Nazirites appear in a number of sources relevant to Judaism of the late Second Temple period. This book surveys the pertinent evidence and assesses what it reveals regarding the role of the Nazirite within Judaism of the late Second Temple and early Christian era.
The survey is arranged according to three primary sections: “Direct Evidence for Nazirites”; “Possible and Tangential Evidence for Nazirites”; and a final section, “Making Sense of the Evidence.” It concludes by arguing that the role of the Nazirite portrayed in sources was that of a religious devotee, and concomitant with biblical law, Nazirite devotion typically involved flexibility, personal freedom of expression, and adaptation to outside cultural norms.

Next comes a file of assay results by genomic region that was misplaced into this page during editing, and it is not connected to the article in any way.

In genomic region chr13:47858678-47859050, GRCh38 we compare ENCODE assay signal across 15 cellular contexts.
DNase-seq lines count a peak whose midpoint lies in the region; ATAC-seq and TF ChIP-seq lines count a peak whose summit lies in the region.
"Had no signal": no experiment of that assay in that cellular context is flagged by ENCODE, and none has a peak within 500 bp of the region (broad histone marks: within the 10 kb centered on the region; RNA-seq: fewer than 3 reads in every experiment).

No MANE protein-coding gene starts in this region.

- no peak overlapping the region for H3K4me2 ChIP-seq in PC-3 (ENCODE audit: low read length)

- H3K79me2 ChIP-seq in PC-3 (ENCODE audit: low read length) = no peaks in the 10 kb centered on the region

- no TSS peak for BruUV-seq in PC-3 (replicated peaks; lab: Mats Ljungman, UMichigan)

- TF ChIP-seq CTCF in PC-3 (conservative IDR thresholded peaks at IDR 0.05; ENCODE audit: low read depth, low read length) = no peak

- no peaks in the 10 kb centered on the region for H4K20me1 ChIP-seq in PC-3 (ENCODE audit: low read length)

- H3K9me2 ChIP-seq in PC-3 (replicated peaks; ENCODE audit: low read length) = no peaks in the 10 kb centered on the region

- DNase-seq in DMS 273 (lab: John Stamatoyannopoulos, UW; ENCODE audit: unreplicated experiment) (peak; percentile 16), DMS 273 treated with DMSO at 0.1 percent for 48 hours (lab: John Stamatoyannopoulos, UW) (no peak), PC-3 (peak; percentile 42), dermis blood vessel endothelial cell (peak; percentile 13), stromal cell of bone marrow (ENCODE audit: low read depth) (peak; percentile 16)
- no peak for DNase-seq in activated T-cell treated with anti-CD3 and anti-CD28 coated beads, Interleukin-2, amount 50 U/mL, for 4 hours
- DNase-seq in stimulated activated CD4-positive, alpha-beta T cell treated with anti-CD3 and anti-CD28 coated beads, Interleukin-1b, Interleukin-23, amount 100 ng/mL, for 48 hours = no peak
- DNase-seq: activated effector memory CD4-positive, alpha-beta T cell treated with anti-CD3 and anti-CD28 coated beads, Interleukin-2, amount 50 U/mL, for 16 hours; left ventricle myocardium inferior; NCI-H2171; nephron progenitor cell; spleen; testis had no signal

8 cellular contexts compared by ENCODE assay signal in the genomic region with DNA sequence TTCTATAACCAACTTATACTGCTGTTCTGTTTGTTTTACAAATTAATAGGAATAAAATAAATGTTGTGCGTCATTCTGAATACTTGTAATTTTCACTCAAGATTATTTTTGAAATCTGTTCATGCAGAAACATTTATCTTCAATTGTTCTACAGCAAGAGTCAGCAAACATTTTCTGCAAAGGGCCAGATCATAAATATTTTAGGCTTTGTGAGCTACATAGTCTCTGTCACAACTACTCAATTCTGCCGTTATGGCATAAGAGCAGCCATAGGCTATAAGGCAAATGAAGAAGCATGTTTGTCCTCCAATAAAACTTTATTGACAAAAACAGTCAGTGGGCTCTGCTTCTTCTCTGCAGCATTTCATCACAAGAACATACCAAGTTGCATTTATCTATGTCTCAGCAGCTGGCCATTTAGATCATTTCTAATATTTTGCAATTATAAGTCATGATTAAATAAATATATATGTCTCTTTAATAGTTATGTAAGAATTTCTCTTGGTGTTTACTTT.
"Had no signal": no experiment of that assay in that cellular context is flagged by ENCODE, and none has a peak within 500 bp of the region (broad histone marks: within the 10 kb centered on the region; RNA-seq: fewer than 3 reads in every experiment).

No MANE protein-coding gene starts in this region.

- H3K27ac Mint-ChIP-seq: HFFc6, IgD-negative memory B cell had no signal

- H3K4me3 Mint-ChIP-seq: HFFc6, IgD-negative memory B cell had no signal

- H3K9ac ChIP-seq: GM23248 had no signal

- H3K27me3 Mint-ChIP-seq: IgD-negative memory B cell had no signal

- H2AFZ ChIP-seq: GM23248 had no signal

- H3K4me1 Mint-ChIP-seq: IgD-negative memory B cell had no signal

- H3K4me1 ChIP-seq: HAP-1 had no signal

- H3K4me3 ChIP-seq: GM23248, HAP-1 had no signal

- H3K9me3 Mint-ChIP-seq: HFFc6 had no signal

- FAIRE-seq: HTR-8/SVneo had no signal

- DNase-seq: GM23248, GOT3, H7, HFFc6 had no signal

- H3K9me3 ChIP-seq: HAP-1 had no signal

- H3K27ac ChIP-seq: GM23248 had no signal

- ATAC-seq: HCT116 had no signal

Those interested in the Nazirite vow as portrayed in the New Testament and other relevant sources will find this study useful, as will those interested in Bible translation and interpretation in late Second Temple and early rabbinic literature.
Stuart Chepey, D.Phil. 2004, in Oriental Studies, University of Oxford, is an instructor of religion at Richland College, as well as The Parish Episcopal School, in Dallas, Texas.
"I welcome Chepey’s book, it is useful and stimulating. His characterization of the Nazirites is well-grounded and convincing. Stuart Chepey has presented us with an important study of a fascinating aspect of personal Jewish piety in the Second Temple period that has now finally
found appropriate attention."
Jürgen Zangenberg, University of Leiden
Students, scholars, and educated laymen, especially those interested in Luke's portrayal of Paul in the New Testament and the use of rabbinic literature as evidence for Jewish practice in the late Second Temple era.